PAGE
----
koti 484 Posted November 20, 2016 Share Posted November 20, 2016 This news just in from a Feynman lecture http://www.feynmanlectures.caltech.edu/II_42.html "Suppose we take the earth as an example and forget that the density varies from point to pointso we wont have to do any integrals. Suppose we were to measure the surface of the earth very carefully, and then dig a hole to the center and measure the radius. From the surface area we could calculate the predicted radius we would get from setting the area equal to 4πr24πr2. When we compared the predicted radius with the actual radius, we would find that the actual radius exceeded the predicted radius by the amount given in Eq. (42.3). The constant G/3c2G/3c2 is about 2.5×10−292.5×10−29 cm per gram, so for each gram of material the measured radius is off by 2.5×10−292.5×10−29 cm. Putting in the mass of the earth, which is about 6×10276×1027 grams, it turns out that the earth has 1.51.5 millimeters more radius than it should have for its surface area.4 Doing the same calculation for the sun, you find that the suns radius is one-half a kilometer too long." Can things really be as simple as this? Is this the famous curvature that launched a thousand "is spacetime "real" " threads? Sitting there below our feet all along... This is a great, simple example of spacetime curvature, thanks for posting it. Feynman was a lover of simplifying concepts thats why he is so popular. I think we were both involved in that "is spacetime real" thread a couple of months ago where I had the same notion as you are having right now - if it curves, it has to be real. We went through Gravity probe B, frame dragging, etc. Ultimately I was rightly smacked by swansont and studiot and came to the conclusion that its not right to deal with spacetime curvature and spacetime itself in terms of "realness", instead I decided to treat spacetime in my mind as an entity which has no structure but still plays on the same team with mass, velocity and gravity. Im still struggling with this in my mind but got nothing better so far. I hope that there is an accurate way of describing space and spacetime in terms of it being "real" but in order to do so we need to know more about quantum gravity. Link to post Share on other sites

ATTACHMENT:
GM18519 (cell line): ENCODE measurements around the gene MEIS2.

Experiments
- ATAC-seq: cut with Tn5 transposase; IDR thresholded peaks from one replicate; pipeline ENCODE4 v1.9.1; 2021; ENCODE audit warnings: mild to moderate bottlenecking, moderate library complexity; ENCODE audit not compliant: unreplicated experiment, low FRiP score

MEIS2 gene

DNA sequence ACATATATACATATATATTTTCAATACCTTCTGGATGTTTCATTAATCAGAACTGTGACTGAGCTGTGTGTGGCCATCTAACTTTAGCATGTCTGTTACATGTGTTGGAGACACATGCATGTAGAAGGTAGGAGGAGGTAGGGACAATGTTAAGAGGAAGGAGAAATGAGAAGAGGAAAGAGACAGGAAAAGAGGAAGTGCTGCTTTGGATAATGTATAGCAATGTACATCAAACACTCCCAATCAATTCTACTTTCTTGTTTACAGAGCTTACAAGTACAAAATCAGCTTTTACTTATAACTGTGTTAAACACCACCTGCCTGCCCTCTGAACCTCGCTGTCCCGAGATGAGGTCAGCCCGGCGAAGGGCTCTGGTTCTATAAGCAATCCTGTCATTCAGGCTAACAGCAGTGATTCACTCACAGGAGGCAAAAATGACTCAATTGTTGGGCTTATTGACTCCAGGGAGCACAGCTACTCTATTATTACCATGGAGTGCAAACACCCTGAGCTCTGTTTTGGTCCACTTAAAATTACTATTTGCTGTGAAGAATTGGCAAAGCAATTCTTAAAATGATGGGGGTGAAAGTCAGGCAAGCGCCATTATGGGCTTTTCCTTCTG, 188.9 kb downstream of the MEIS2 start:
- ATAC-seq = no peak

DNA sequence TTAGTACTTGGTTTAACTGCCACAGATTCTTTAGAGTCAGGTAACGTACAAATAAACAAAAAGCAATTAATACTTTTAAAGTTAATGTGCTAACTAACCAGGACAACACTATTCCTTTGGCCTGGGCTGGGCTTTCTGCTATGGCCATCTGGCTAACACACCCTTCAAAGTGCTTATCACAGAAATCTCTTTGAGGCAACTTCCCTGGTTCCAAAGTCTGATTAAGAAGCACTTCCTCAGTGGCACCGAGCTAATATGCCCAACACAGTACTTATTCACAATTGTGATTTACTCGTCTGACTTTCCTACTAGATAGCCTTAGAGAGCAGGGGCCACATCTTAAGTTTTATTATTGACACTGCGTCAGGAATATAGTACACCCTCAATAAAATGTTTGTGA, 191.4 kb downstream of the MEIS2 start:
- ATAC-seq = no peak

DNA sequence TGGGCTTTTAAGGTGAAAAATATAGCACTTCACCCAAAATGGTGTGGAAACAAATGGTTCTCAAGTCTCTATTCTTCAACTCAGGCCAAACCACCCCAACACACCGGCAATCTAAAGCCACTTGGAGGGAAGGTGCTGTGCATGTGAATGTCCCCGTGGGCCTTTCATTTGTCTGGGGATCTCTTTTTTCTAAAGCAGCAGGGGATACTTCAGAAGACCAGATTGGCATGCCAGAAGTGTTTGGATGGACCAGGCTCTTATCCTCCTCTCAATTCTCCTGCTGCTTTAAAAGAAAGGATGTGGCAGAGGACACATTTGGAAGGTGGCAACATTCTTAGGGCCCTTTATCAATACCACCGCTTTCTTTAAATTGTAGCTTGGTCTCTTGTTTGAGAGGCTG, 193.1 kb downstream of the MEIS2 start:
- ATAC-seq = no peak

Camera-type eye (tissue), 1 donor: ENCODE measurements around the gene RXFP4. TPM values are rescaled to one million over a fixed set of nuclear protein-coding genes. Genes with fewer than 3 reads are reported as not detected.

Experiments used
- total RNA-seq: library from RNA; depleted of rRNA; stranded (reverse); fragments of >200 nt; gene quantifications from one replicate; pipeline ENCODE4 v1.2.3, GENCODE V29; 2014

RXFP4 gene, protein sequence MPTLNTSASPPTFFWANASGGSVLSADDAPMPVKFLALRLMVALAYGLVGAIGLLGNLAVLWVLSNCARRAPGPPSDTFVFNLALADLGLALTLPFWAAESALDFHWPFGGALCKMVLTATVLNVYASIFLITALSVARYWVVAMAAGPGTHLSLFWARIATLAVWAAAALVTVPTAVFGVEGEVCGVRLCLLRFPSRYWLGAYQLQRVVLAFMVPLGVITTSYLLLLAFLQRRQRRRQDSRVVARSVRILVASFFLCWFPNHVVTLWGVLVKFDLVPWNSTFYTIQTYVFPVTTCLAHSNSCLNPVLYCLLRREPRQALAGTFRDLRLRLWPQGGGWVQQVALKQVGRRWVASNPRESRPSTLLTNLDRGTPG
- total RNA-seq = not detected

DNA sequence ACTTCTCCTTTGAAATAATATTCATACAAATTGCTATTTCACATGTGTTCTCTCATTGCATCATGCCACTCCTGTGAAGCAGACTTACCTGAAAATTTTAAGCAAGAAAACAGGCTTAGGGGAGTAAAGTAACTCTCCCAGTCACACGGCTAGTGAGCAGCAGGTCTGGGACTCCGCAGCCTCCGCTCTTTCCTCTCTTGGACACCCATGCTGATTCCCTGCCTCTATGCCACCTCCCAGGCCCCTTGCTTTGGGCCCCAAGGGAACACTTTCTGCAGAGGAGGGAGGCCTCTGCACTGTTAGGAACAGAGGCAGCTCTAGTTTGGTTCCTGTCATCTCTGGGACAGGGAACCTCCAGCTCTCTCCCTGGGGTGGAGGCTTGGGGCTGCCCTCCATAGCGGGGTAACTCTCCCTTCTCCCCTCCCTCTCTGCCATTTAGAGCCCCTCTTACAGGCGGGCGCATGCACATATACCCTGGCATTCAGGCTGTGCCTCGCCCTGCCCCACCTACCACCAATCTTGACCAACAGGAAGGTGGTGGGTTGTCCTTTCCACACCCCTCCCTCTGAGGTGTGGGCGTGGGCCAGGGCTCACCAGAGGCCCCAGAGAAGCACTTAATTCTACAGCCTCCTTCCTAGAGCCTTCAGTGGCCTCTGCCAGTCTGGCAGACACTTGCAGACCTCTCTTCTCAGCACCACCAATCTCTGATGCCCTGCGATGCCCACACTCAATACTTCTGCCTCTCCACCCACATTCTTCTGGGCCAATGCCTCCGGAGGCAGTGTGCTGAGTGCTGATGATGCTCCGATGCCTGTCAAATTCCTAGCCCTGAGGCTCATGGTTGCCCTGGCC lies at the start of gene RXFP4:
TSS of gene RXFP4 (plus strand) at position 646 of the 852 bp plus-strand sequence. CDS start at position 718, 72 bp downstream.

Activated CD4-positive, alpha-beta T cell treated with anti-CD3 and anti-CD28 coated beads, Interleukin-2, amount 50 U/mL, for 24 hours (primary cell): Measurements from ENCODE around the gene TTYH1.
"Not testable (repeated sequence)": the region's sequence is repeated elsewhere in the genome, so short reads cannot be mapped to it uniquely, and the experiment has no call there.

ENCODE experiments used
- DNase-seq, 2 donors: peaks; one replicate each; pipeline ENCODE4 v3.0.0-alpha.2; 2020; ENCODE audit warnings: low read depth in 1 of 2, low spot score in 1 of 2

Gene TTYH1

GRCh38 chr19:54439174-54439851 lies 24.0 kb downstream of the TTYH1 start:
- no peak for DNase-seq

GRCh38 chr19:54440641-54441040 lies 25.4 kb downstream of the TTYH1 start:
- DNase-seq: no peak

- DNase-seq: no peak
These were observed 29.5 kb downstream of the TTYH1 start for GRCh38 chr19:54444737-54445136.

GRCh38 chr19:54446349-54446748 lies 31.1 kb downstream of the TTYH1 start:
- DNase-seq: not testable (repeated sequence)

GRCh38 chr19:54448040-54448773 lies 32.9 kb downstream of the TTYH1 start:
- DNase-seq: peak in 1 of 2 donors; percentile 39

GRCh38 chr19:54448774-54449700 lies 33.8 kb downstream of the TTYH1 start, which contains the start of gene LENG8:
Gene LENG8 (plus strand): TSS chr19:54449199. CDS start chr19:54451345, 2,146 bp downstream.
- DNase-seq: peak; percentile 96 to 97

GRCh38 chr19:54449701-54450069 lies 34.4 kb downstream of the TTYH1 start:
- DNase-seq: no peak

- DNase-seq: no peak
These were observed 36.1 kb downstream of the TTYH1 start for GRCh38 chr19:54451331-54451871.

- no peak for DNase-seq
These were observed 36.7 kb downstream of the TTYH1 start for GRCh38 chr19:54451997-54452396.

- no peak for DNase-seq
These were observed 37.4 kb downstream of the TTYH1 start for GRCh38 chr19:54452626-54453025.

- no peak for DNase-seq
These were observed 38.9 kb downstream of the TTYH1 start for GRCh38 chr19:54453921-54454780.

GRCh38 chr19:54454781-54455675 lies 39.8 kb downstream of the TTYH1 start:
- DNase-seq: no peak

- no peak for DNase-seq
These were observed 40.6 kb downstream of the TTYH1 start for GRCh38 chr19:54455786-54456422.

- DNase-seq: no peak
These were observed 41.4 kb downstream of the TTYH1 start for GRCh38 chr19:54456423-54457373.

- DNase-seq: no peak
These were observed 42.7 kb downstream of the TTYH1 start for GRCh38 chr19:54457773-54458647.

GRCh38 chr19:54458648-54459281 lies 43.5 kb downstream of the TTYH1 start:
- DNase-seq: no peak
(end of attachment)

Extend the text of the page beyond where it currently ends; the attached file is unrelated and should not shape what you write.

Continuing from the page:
geordief 108 Posted November 20, 2016 Author Share Posted November 20, 2016 This is a great, simple example of spacetime curvature, thanks for posting it. Feynman was a lover of simplifying concepts thats why he is so popular. I think we were both involved in that "is spacetime real" thread a couple of months ago where I had the same notion as you are having right now - if it curves, it has to be real. We went through Gravity probe B, frame dragging, etc. Ultimately I was rightly smacked by swansont and studiot and came to the conclusion that its not right to deal with spacetime curvature and spacetime itself in terms of "realness", instead I decided to treat spacetime in my mind as an entity which has no structure but still plays on the same team with mass, velocity and gravity. Im still struggling with this in my mind but got nothing better so far. I hope that there is an accurate way of describing space and spacetime in terms of it being "real" but in order to do so we need to know more about quantum gravity. Interesting the degree of disparity between the expected radius (of the Earth) and what is measured. based on the surface area. I millimetre. That is seriously tiny but does it begin to give us a sense of the scale of this phenomenon ? I would also be interested in how these measurements were arrived at. It must be a long process and I can't see how you can easily measure the radius of the Earth and its surface area . How do they account for the different densities as you go through the Earth's interior? How do they know where the centre is? It reminds me a bit of that thread where they were measuring the curvature of the Lake Balaton http://www.scienceforums.net/topic/98386-laser-curvature-test-on-lake-balaton/?hl=%2Blake+%2Bcurvature That seems simple in comparison. Link to post Share on other sites